This book is manipulative. On the front it was laden with all these quotes from these famous authors touting how it is pretty much a masterpiece. ThenThis book is manipulative. On the front it was laden with all these quotes from these famous authors touting how it is pretty much a masterpiece. Then as I read on, I realized all these people had been quoted by David Shields. Hmm...that's not super shady or anything.
That's the thing about this book. It's TACKY. Like full-on TACKY.
I felt tricked by the text because it was only about halfway through did I realize that they were quotes and not written by David Shields himself. He compiled a bunch of quotes, wrote a few short paragraphs, lumped them together, and called it his manifesto. Only when I accidentally stumbled across the appendix in the back, which, by the way, he hadn't wanted to have but his lawyer insisted, did I figure this out. His work is not very transparent and misleading and it's manipulative and it thinks it's so damn clever, but it's not. It's a text obsessed with itself and it's self congratulatory and frankly it's very off-putting.
Another reason why I think this is manipulative is that he makes you feel bad for not liking the book. If he offends you, he claims that he is being successful at new, innovative art. I think his work strikes me as a bit lazy. He just compiled a bunch of quotes and tried to pass it off as his own. And he claims that the lyrical essay is the new form to watch, but he doesn't really do that in his book. He doesn't have a cohesive statement. He doesn't really develop a thesis. It's not a really magical essay with all these twists and turns. It's lumpy and chunky.
And manifestoes just suck. They are shrill and loud and obnoxious and unimaginative and ungenerous and close minded and one sided and FLAT and unsophisticated, really.
This is another reason why I felt duped by the book: some of the quotes are awesome. I would say a good third are great, great quotes. So it's almost worth having around just to have access to the quotes. And I, for the most part, must have a similar aesthetic to Shields. I like the books he likes, and I feel really drawn to fiction/nonfiction that sort of bleeds over boundaries and isn't afraid to do so. I like Geoff Dyer, WG Sebald. I respect Proust for what he did to literature. But it's not as if that form of writing is superior to all other forms. Or that one can dismiss Jonathan Franzen. I think people's opinions of books can be so subjective. I don't entirely trust myself as a book critic. I know that it depends on the given day, what's going on in my life, what mood I am in, what I feel like reading, those are all factors that influence how I feel about a certain text. So, to dismiss Jonathan Franzen or another form of fiction and to create a hierarchy seems to me not really the point of literature. The point of literature is to have many different forms, many different kinds, many different styles all co-existing together.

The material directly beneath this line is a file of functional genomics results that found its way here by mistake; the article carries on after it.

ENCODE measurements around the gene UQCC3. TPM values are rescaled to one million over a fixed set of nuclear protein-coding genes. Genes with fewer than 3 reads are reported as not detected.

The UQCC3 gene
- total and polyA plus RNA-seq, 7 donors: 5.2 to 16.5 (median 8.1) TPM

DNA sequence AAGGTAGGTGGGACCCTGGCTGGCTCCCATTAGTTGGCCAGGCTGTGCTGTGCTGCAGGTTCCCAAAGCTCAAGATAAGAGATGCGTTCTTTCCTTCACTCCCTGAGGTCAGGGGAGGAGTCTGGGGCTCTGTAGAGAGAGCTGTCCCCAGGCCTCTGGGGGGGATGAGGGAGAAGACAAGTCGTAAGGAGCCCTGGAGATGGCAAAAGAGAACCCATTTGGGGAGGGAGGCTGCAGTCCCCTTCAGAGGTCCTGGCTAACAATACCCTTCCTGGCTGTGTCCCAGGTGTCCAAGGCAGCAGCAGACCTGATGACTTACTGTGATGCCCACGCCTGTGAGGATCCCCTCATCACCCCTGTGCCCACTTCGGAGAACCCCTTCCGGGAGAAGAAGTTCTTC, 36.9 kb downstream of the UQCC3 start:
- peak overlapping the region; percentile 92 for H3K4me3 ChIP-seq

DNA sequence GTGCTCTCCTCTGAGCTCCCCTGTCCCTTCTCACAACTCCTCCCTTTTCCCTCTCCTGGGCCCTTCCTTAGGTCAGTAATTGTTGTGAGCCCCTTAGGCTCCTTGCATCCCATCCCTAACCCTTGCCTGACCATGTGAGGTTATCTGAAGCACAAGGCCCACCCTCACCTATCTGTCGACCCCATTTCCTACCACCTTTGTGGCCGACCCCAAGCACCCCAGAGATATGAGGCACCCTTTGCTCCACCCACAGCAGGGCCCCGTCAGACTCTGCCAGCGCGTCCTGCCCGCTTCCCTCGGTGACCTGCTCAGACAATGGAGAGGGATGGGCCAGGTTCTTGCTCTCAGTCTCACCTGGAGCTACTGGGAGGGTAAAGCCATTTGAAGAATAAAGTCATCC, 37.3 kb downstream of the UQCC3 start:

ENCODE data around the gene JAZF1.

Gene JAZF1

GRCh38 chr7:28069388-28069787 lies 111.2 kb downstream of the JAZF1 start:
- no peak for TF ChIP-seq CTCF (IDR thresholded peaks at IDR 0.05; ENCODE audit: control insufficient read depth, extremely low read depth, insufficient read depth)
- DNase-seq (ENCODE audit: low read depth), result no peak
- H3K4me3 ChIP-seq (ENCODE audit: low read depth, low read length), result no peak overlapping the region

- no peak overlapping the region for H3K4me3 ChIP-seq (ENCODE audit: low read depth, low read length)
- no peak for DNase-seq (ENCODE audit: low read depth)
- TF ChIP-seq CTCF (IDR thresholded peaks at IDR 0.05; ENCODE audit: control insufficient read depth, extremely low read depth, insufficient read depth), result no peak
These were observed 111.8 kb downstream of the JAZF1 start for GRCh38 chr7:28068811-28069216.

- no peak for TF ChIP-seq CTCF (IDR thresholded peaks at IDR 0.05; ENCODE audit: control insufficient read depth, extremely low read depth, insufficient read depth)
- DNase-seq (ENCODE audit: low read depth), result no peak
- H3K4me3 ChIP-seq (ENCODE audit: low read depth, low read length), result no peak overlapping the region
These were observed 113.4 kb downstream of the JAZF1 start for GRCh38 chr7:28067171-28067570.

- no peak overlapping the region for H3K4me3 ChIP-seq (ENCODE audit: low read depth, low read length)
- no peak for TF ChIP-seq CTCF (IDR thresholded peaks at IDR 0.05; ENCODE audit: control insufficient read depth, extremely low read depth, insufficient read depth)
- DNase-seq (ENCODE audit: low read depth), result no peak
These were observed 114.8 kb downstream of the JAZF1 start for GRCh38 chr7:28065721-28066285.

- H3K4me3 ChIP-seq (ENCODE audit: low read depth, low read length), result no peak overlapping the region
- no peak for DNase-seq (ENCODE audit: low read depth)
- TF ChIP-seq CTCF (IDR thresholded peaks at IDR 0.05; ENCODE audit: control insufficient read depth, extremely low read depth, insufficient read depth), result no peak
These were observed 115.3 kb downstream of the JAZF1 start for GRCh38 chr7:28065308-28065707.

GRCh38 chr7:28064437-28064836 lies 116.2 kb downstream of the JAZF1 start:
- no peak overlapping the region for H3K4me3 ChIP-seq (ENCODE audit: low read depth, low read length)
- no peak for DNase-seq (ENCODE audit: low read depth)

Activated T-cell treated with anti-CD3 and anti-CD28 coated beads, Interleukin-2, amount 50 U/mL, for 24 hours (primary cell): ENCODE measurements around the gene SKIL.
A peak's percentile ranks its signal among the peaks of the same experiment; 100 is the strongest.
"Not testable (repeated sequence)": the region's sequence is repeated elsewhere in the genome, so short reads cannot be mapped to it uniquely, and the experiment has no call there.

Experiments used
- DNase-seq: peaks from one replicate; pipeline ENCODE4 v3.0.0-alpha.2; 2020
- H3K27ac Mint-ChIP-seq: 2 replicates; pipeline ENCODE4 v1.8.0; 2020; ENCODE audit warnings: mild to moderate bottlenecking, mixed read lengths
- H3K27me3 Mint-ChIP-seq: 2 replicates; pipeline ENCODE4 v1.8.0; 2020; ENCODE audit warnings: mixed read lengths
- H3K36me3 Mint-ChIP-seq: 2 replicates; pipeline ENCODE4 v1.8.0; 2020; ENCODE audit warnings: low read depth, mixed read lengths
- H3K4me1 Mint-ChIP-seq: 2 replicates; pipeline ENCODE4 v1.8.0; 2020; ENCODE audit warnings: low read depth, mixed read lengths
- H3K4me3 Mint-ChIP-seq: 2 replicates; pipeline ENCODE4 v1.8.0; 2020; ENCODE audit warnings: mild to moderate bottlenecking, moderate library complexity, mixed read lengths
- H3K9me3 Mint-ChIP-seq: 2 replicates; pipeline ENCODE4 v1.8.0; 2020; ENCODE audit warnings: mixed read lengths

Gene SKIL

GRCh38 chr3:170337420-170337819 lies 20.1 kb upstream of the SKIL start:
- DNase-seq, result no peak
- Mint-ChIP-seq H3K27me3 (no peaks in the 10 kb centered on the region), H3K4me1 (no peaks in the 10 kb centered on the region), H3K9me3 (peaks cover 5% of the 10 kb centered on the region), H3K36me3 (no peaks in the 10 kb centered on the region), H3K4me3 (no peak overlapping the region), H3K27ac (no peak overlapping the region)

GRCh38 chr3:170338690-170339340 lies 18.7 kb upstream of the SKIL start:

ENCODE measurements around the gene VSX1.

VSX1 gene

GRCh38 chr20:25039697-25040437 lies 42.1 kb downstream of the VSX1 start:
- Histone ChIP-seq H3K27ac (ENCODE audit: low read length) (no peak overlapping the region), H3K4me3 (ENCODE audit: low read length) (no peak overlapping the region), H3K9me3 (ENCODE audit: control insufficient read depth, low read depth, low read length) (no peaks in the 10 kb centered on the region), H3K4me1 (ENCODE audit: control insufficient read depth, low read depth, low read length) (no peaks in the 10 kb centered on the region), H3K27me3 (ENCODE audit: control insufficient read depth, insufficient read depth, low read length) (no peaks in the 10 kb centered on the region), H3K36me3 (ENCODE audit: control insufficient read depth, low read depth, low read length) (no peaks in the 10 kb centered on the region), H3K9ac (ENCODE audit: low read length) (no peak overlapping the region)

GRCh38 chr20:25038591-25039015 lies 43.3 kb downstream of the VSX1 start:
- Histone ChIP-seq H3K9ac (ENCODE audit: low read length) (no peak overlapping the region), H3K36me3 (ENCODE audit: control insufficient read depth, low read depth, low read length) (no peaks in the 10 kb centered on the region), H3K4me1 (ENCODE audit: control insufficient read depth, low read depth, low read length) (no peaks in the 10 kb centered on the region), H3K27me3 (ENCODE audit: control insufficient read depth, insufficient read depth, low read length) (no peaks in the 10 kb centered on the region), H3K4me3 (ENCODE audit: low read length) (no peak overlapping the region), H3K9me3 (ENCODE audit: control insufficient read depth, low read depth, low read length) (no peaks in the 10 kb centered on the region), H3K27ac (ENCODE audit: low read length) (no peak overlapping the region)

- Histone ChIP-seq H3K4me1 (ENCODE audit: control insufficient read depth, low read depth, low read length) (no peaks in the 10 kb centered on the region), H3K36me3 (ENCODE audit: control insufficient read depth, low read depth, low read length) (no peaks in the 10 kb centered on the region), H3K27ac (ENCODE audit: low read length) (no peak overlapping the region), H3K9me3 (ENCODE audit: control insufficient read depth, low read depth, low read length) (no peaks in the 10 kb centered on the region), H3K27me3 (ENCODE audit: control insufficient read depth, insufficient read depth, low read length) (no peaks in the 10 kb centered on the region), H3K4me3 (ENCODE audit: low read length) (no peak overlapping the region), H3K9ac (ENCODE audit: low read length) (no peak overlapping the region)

But Shields as a writer strikes me as very naval gazing, very self absorbed and very self congratulatory and obsessed with being famous, being a great literary author, and I think that's really not the point of writing, of why someone should become an author.
I will add, though, that I feel frustrations with the categorical limitations of fiction and nonfiction (choose one or the other), and I think raising that issue is exciting and interesting. And I like how the book has that space to explore that, but I think his approach was polarizing and not entirely helpful to the discussion. It just made me angry, and I think I lean more towards his side of things. Unfortunate. ...more
such a great book. well written but also a lot of fun to read. my boyfriend read it on a plane ride home. was a great commuread it, read it, read it!
such a great book. well written but also a lot of fun to read. my boyfriend read it on a plane ride home. was a great commute book, but i also learned a hell of a lot about north korea in a way that was not dry.
the style of interspersing different people's narratives kept it fresh and kept me turning the pages. the amazon reviews for this book are pretty amazing, and it's totally deserved. ...more